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Affect regulation and well-being in the workplace: An interpersonal perspective

Niven, Karen, Totterdell, Peter and Holman, David (2009) Affect regulation and well-being in the workplace: An interpersonal perspective. In: Antoniou, Alexander-Stamatios G, Cooper, Cary L, Chrousos, George P, Spielberger , Charles D and Eysenck, Michael W, (eds.) Handbook of Managerial Behavior and Occupational Health. New Horizons in Management . Edward Elgar , pp. 218-228. ISBN 9781848440951

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Abstract

During and outside of work, the ways in which people manage their own and others’ emotions and moods can impact on their own and others’ well-being. For example, in relation to managing one’s own affect, constantly having to present a happy face towards customers can result in emotional exhaustion, particularly if this expression of emotion is not consistent with one’s internal affective state. Likewise, with respect to managing others’ affect, if a team member were to joke with a colleague who was feeling anxious about an upcoming deadline, this could reduce the tension experienced by the colleague, and also make the team member feel better. Over the last 25 years, there has been a great deal of research regarding the management of one’s own affect. However, research concerning the management of other people’s affect is still in its infancy. It is important to recognise the interpersonal aspects of affect regulation, for both theoretical and practical reasons. Theoretically, researchers interested in emotions are increasingly suggesting that emotions are social in nature, with interpersonal functions such as communication (e.g., Leach & Tiedens, 2004; Manstead, 1991; Mowday & Sutton, 1993; Parkinson, Fischer & Manstead, 2005). Practically, it is evermore important to understand relationships in the workplace, owing to the changing nature of work (e.g., the rise in service jobs) and the changing structure of organisations (e.g., increases in team working). As Barsade, Brief and Spataro (2003) put it, “the workplace is comprised of many people working together, and it is very helpful to understand how the social aspects of affect influence work life” (p. 19). In this chapter we seek to integrate the available literature on the effects of both intra- and interpersonal affect regulation processes on well-being at work. We discuss evidence for links between both types of affect regulation and well-being in organisational contexts, and suggest possible mechanisms for these effects.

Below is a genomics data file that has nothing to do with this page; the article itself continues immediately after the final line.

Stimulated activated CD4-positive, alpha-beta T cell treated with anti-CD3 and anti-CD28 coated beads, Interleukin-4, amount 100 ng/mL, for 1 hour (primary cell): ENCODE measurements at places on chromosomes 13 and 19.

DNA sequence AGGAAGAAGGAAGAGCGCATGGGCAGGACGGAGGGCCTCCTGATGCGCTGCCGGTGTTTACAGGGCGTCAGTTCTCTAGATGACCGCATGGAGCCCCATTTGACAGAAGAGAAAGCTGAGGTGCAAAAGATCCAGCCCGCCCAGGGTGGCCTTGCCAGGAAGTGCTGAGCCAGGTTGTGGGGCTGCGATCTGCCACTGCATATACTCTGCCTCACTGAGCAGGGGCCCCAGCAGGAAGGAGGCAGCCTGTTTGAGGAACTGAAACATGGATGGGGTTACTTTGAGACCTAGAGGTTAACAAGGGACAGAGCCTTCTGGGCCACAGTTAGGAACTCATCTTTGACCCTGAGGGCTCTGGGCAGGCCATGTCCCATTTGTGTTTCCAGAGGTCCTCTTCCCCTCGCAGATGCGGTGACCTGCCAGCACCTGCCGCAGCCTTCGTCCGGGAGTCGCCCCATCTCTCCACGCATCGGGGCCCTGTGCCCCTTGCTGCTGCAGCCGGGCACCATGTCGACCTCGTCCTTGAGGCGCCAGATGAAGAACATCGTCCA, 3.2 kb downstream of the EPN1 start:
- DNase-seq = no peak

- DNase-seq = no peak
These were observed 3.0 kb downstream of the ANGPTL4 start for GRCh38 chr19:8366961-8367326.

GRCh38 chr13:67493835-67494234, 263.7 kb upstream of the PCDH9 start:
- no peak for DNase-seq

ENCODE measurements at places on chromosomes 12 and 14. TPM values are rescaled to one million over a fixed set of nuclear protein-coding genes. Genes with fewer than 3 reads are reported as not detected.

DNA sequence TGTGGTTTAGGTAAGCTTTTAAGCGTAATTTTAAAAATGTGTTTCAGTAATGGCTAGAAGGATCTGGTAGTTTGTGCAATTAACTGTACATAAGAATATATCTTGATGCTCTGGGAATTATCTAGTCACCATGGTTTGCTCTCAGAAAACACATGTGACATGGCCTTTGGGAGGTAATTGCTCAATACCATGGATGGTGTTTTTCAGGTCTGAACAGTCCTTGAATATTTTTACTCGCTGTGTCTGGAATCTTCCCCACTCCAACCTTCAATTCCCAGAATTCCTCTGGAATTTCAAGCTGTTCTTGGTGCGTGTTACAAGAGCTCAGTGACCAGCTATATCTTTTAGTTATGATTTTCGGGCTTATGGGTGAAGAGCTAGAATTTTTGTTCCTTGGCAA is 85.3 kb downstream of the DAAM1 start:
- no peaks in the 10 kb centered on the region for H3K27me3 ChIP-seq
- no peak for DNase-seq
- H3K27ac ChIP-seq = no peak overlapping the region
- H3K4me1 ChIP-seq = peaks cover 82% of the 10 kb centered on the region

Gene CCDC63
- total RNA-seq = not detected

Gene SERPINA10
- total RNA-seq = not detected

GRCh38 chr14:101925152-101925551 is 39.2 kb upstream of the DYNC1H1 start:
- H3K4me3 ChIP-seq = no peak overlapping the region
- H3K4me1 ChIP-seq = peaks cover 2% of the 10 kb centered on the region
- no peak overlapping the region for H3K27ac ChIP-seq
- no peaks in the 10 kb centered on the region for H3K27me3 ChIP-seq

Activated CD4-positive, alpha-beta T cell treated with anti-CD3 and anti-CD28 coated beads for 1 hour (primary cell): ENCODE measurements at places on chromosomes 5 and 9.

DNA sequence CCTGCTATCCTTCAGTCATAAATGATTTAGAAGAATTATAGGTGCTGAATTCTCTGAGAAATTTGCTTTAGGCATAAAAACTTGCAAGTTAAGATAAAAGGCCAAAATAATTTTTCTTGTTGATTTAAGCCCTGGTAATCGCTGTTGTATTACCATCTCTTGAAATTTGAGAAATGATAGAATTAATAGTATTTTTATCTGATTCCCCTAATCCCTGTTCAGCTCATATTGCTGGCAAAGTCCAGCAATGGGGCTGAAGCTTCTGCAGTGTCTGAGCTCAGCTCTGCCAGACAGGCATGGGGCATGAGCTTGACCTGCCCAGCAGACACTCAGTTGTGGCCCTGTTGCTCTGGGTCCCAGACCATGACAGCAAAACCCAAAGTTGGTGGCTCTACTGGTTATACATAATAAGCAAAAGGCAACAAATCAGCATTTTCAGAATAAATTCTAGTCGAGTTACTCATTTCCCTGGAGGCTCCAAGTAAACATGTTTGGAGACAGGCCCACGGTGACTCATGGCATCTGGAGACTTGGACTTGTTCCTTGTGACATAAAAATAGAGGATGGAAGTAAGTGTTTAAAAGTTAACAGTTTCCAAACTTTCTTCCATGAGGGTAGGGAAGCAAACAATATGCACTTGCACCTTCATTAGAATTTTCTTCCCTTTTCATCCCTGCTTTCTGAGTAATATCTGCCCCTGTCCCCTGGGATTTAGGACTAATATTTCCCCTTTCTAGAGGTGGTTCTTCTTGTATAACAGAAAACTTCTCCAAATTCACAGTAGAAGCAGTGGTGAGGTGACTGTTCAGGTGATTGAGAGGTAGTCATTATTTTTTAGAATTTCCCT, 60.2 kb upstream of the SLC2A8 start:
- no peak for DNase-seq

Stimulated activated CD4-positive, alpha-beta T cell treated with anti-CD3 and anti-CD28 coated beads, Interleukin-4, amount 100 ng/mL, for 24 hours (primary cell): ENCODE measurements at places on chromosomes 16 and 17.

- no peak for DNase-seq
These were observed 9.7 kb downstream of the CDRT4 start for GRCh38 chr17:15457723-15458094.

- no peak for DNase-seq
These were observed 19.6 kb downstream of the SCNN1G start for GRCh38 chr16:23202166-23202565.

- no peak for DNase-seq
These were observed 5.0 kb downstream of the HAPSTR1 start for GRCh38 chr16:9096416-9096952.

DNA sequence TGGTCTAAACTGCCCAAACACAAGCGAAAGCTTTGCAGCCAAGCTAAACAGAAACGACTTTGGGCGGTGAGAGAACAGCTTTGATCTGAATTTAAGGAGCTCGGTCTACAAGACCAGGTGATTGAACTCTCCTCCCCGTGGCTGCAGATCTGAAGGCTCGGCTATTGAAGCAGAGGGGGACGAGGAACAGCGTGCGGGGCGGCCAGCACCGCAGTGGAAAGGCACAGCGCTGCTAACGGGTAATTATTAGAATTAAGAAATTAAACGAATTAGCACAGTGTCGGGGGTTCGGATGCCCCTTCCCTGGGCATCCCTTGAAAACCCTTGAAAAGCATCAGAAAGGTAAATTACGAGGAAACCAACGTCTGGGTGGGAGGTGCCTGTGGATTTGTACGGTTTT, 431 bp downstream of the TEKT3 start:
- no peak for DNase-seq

Item Type: Book Section
Copyright, Publisher and Additional Information: Uploaded with permission from the publisher.
Keywords: Affect regulation, Emotion management, Well-being, Interpersonal affect regulation
Institution: The University of Sheffield
Academic Units: The University of Sheffield > University of Sheffield Research Centres and Institutes > Institute of Work Psychology (Sheffield)
Depositing User: Dr Karen Niven
Date Deposited: 14 Nov 2011 12:52
Last Modified: 04 Jun 2014 23:21
Status: Published
Publisher: Edward Elgar
Refereed: Yes
Related URLs:
URI: http://eprints.whiterose.ac.uk/id/eprint/43129

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